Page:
By Steve Waters
In many facets of life, it’s easy to be attracted to the façade and forget about the substance – and with property, in fact, it’s an amateur error.
Almost anyone of reasonable intelligence can turn up to an investment prospect and start ticking off the list of appealing attributes.
- Good size block with the right aspect and outlook? Check!
- Wide frontage with easy access? Check!
- Reasonable quality home with potential for some renovation work? Check!
But while weekend inspections with a pen and paper will tell you plenty about a potential holding, it won’t reveal one important fundamental effecting an investment’s potential – and that’s zoning.
When it comes to real estate commandments, ‘knowing thy zoning’ is number one.
Zoning is the town planning designation attached to a property by a local council that determines the legality and potential of its current and future uses.
So, it essentially sets the rules for what you can and can’t do on a property.
Because different zones tend to blanket sections of suburbs, zones also help determine the composition and appeal of entire neighbourhoods within a suburb.
Why does it count?
When it comes to making a buy-or-go decision, the pros and cons of the various options under particular zonings must be carefully weighted.
If you have the right zoning on the right property in the right location, the result can be a stellar buy with huge upside potential.
But choose poorly and you can be stuck with a seemingly unsaleable holding with its building and planning options gutted by restrictions.
The good news
Experienced operators know how to extract the most from zoning rules as they pertain to particular properties.
Rules around setback, frontage and even location of nearby facilities all come into play under zoning guidelines, so some properties can have better redevelopment potential than others.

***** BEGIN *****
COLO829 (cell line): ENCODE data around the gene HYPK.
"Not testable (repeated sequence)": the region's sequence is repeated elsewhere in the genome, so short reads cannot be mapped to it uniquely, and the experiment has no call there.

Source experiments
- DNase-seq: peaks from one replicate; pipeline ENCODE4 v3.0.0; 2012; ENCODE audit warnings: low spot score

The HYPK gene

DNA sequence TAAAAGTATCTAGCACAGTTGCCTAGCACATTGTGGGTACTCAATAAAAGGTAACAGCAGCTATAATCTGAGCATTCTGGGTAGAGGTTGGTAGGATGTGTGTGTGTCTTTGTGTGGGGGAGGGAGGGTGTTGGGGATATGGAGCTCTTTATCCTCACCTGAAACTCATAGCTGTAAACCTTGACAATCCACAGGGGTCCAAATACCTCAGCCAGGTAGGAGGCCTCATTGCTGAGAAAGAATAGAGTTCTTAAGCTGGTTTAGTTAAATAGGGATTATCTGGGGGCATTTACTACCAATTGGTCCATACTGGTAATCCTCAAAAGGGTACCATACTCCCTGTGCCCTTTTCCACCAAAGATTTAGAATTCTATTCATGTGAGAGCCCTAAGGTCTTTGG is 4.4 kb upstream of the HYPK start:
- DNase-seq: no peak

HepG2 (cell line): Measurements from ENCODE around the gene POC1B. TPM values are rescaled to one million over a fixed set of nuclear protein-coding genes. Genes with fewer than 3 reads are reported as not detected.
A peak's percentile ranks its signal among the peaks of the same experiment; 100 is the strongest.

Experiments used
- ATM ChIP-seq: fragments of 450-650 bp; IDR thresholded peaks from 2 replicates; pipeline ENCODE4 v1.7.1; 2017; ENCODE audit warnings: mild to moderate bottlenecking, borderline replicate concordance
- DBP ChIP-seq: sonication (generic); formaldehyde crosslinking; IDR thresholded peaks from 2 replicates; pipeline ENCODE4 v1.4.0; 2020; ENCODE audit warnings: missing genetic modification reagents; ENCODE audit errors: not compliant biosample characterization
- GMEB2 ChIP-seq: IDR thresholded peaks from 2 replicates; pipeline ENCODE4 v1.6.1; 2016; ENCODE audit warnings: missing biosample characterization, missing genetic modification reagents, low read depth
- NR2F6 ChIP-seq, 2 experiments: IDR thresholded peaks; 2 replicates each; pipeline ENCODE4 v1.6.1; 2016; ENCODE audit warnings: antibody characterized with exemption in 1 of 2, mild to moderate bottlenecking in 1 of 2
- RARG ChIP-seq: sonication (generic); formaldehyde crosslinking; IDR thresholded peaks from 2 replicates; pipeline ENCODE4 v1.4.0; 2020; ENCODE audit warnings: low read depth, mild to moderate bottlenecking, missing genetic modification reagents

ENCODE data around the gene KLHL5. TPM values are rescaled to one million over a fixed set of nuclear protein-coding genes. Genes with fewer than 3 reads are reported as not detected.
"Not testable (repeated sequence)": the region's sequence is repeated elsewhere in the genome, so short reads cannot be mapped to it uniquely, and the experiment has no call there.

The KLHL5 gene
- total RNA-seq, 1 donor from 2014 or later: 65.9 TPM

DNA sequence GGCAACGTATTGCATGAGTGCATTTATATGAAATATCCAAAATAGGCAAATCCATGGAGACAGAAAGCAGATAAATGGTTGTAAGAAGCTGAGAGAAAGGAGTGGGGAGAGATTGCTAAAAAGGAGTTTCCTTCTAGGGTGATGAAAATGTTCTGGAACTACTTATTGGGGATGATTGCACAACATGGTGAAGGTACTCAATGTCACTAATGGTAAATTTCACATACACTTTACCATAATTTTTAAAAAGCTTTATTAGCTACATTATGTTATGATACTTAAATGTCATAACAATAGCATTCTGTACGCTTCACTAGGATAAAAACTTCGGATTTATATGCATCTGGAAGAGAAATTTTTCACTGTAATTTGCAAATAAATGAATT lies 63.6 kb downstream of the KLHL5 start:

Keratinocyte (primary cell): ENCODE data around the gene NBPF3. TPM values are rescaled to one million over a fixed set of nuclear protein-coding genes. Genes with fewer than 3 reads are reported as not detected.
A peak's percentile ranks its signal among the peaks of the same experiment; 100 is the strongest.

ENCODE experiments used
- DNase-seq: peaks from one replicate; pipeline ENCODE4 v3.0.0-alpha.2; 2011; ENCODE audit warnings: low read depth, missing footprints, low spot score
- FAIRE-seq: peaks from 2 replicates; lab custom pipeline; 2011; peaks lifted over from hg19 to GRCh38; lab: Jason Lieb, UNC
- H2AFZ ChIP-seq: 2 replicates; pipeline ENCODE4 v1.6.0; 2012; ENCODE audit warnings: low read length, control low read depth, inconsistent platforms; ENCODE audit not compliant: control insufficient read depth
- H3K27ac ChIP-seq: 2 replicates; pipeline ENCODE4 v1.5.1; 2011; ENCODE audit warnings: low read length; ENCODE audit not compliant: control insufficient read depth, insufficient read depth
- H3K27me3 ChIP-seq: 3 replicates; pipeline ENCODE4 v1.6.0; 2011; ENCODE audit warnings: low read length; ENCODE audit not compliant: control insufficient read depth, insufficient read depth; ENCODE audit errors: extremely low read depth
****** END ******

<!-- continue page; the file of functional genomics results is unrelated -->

Some investors even try to base their strategy around the possibility of zoning changes or town planning flexibilities.
Metro areas in particular offer great potential for properties with rezoning potential because population growth and urban sprawl will prompt local councils to look at ways for extracting maximum housing yield out of limited options.
One council approach is to increase density rules under certain residential zonings, which can be a way for investors to profit because a zoning change can propel your property into a ‘higher use’ – but beware.
There are plenty of speculative buyers who’ve paid premiums to secure property with ‘rezoning potential’ only to find holding costs drain away their upside and eat away the return.
In worst-case scenarios, the touted zoning changes don’t happen and the speculative/gambling buyer is left holding a lemon.
Just because someone in council says something might happen, doesn’t mean it will.
Paying for rezoning potential should never be your sole reason for securing a property.
What to do
In all things town planning related, the council should be your first port of call for the DIY investor.
Despite their poor, and unfounded, reputation for service, most local councils and their town planning departments are both eager and well-resourced so as to help you navigate the vagaries of zoning strengths and limitations.
Make time to contact your local authority and discuss any queries around your property’s zone.
Council town planners will also reveal what is possible on your piece of dirt, and are well positioned to discuss how to maximise your property under the guidelines.
If you’re time poor, draw on the skills of private town planning advisor who will not only interpret council’s documents, but can advise on the potential ability to ‘flex’ the guidelines if you want to wander beyond the rules.
If you’re looking to invest with future potential in mind, employing a professional property investment advisor is worth every penny. There are delicate intricacies around zoning that are best understood by a keen eye and experienced hand. It’s a great way for you, the owner, to profit while not being bamboozled by planning-speak.
Remember zoning can be your friend, but you must be careful. It’s not the be-all and end-all of smart investing, but it is a pretty good place to start.